When you are ready, whether it’s before or after this next step, start heating the wax and adding the dye and fragrance at the appropriate temperatures.  If you are a first-time candle-maker, please see the previous section for the exact steps of how to melt your wax and get your candle container ready.

Create Your Paper Message

You are going to design paper circles with messages on them which will appear on the bottom of the candle. 

Make these the same size as the candle. 

You can either cut out the circles first and then draw on them, or draw the circles on the sheet of paper and then draw/stamp the paper, keeping your design/message within the circle you have drawn. 

A compass might be helpful here or you can just use the tealight container or candle to draw your circles. 

Since I am not artistic at all, I like to design things on my computer and then print them off.  So, I usually go into a Word document and create rows of circles.  You do this under “Insert a Shape” and click on the circle/oval.  You can change the size of your circle.  Make sure it is the same size as your candle, so measure the width of your tealight containers or candle.  It will probably be about 1 ½ inch.  Then I add a text box with my message using whatever font/color I want. 

You could also draw the circles on paper and use ink/stamps to make messages or draw on the paper using markers.  Get creative!

Cut Out Your Message

Next, once you have designed and made your circle messages, cut them out, so you have these circles of paper with your message on them.  If you have a 1 ½ inch circle puncher (or whatever size is appropriate) in your craft supply set, that would be awesome or you can just cut out your message with scissors.

Make a Wick Hole

You are going to poke a hole in the center of your paper message circle for the wick to go through. 

If you have the pre-made tealights, you can just position the paper circle on the bottom of the candle and take an awl, skewer stick, needle, or some other pointed object to poke through the hole that was left behind when you took out the wick. 

If you are making your own candles, you will have to measure the center of your paper circles and poke a hole using an awl.

Assemble the Candle

Now we are going to assemble our candles.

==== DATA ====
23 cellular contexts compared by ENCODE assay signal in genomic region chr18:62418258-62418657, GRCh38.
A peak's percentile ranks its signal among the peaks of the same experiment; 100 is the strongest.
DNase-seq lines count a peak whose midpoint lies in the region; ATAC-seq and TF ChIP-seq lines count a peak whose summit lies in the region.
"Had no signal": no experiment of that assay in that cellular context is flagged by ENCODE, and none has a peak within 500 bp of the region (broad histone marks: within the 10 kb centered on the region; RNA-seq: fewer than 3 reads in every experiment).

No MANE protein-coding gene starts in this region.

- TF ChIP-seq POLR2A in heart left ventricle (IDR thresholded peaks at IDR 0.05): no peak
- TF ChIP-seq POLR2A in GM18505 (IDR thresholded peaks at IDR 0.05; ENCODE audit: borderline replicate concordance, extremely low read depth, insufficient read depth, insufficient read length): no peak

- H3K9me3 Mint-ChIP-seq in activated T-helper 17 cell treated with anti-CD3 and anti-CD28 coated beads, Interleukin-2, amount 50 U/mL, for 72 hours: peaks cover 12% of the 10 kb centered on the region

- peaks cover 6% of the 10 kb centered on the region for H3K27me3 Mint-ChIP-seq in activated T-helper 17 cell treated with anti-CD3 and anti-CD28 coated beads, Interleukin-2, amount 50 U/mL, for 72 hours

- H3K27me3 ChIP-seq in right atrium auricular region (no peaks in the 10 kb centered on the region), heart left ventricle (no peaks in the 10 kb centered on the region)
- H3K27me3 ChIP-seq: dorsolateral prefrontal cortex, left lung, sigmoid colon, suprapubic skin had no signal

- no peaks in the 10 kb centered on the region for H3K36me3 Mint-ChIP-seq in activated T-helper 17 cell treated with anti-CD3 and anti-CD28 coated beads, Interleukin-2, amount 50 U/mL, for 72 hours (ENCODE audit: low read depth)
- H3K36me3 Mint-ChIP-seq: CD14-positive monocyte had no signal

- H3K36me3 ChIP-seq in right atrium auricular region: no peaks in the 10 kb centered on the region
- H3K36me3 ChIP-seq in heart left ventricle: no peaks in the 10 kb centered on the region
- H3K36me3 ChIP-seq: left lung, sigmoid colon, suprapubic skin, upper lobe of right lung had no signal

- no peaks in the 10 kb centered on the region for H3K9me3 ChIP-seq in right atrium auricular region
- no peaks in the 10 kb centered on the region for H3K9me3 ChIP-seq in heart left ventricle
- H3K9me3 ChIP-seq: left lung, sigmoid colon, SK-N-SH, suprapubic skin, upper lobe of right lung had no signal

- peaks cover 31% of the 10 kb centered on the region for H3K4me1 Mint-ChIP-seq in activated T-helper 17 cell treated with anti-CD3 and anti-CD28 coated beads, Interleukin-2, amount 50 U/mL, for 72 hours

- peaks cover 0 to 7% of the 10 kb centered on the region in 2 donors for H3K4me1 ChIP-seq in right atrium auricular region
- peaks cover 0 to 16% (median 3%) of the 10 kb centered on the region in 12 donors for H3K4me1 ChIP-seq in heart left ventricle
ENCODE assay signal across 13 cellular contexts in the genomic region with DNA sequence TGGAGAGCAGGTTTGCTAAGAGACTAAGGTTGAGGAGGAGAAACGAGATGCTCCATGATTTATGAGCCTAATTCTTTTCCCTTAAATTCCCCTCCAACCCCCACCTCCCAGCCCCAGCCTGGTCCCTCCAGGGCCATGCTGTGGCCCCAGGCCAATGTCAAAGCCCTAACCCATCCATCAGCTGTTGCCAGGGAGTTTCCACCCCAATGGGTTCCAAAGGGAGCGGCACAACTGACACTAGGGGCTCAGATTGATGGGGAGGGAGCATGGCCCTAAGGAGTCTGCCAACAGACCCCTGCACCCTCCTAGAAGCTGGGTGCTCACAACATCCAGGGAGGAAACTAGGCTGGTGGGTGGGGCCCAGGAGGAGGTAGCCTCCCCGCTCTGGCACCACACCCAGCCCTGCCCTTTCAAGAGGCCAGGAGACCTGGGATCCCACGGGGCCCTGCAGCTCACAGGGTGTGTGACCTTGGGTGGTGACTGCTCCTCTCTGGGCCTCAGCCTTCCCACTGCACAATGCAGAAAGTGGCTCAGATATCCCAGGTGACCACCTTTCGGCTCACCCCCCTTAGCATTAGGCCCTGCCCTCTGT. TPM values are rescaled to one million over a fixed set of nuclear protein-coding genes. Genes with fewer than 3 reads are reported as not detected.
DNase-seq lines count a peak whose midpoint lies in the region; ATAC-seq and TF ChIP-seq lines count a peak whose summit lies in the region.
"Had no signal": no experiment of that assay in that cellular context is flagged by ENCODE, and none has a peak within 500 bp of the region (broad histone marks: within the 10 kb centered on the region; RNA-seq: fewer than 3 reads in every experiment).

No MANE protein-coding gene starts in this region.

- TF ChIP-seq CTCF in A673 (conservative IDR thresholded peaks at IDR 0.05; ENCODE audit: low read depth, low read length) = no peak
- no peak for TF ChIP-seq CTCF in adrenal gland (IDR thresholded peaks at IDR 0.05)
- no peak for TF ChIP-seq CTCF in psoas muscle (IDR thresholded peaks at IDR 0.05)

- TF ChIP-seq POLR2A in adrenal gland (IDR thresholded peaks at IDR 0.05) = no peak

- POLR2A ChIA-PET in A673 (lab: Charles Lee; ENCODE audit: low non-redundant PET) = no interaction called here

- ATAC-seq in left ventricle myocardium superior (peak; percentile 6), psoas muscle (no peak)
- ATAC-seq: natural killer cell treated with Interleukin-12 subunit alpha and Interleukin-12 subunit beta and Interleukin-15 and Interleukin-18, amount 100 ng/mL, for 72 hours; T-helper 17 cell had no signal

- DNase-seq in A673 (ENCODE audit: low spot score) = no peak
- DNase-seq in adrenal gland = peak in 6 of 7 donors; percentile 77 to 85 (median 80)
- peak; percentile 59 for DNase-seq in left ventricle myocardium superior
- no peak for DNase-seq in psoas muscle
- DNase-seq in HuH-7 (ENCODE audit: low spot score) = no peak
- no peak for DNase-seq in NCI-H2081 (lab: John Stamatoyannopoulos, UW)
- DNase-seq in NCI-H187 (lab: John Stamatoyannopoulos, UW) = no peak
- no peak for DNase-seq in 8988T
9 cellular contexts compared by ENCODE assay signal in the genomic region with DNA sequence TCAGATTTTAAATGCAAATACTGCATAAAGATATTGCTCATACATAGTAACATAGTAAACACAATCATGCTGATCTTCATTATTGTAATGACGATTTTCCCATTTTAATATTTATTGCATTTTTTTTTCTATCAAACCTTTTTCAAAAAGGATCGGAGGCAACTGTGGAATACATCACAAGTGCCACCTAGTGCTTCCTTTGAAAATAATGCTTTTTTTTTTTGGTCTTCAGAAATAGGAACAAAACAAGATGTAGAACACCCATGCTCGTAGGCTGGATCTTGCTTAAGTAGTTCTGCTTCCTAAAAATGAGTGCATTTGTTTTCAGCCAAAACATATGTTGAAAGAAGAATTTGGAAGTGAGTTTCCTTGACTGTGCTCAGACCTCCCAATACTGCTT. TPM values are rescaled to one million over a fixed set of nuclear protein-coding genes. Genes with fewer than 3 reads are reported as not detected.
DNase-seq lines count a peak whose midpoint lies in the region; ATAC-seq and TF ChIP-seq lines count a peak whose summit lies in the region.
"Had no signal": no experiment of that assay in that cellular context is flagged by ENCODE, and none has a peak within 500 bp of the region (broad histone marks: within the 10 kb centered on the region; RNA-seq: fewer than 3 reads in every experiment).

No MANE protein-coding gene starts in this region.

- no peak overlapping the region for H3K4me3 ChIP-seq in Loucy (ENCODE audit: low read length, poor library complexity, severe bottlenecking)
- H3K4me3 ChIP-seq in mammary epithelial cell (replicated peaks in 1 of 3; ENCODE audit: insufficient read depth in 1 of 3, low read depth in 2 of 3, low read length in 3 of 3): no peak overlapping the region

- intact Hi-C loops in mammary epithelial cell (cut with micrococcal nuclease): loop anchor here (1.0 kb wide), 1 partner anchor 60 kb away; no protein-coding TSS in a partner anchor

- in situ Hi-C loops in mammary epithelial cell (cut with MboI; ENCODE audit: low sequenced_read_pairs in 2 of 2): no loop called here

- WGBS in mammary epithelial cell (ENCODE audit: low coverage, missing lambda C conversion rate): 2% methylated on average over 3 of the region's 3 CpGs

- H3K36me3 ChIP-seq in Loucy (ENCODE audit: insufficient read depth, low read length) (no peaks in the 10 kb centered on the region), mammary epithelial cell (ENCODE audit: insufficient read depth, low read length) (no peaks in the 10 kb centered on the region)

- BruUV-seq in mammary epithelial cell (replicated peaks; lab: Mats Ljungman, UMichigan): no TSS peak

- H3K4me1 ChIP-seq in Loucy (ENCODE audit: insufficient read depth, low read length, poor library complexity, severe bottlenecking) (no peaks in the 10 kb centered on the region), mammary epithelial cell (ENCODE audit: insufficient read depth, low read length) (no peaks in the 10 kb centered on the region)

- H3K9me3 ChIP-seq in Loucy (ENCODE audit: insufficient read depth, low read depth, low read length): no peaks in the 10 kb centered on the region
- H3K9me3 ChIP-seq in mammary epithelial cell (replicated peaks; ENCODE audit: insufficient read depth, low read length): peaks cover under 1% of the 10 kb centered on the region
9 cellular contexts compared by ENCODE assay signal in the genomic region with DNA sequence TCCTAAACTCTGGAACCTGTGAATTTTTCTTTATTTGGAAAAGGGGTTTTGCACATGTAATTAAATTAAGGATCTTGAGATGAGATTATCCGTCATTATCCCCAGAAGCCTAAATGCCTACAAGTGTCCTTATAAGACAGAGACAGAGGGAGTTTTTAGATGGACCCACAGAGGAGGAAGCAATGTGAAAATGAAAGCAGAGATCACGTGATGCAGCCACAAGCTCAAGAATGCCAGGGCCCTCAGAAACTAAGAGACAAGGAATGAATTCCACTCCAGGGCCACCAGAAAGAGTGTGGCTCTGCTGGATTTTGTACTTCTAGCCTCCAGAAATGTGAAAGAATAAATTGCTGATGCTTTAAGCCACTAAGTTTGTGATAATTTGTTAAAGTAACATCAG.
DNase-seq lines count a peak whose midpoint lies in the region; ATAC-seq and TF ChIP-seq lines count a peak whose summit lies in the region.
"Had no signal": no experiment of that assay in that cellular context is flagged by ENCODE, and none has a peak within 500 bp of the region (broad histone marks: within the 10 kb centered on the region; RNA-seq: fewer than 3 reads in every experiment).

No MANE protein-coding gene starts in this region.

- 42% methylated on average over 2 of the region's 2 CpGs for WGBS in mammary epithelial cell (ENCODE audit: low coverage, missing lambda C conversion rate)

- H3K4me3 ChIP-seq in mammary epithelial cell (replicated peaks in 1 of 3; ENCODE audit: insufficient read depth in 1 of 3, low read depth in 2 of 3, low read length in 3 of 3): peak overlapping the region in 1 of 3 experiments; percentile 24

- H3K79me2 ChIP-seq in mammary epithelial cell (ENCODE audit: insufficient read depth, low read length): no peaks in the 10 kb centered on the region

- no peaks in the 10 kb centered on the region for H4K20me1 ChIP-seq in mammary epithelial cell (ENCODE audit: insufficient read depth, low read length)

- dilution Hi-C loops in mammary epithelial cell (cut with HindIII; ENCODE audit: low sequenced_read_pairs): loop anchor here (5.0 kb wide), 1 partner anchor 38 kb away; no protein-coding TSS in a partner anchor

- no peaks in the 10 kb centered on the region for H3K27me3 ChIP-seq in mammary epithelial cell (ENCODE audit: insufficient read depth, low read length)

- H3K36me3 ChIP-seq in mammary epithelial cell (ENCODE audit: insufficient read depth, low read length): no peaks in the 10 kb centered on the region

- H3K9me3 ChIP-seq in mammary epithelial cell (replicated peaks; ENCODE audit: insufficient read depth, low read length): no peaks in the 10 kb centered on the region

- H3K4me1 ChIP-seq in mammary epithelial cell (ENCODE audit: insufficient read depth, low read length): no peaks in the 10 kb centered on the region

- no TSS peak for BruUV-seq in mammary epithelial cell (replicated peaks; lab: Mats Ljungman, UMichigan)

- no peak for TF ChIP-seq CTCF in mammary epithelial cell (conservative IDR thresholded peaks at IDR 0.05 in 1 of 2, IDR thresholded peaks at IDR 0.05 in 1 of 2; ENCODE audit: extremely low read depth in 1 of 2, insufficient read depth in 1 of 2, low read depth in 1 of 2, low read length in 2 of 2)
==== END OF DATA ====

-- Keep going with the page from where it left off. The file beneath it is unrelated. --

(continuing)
Pre-Made Tealights

If you have the pre-made tealights, just reassemble the candle by putting the paper circle on the bottom of the tealight with your message against the bottom of the candle, so that when it is burned your message will be seen though the wax on the bottom. 

Put the wick back through the center of the candle and put back into the container. 

Making Your Own

If you are making your own candles, place the circle paper on top of the wick, so that the paper is showing your message face-up. 

Glue the wick to the bottom of the container. 

Add your wax and let them set.

This can tend to be a messy project, because some wax will flake off and the tin cups will become deformed as you are trying to pry the candle out, if you are using a pre-made tealight. 

I also had a couple candles that completely fell apart as I was trying to get it out of the tin container.  They did not stay together very well, so I did not bother with those. 

But I probably could have put the candle pieces back together in the tin container and melted it with a heating tool to get the candle back together, because once it solidified again, it would essentially be one candle again.

Another lesson learned is to be careful of the knife you are using to get the wax out of the tin cup.  I used an X-Acto knife to cut out the wax and it cut a few holes in the bottom of the tin container.  So, be careful of this, because when you light the candle, the wax will melt out the bottom!  Make sure you place the candle on a candle-safe surface.

For this project, it might be best to pour your own tealight candles, that way you don’t have to mess with the mess!

The pre-made candles I used were from Wal-Mart.  They are super cheap!  I got a package of 50 for $2.33.

I hope you enjoyed this DIY!

This is Part 4 of a 5-Part DIY Candle Series.  I have written 5 blog post articles, each covering a different DIY candle idea.  If you enjoyed these candle ideas, please check out these other DIY candle ideas: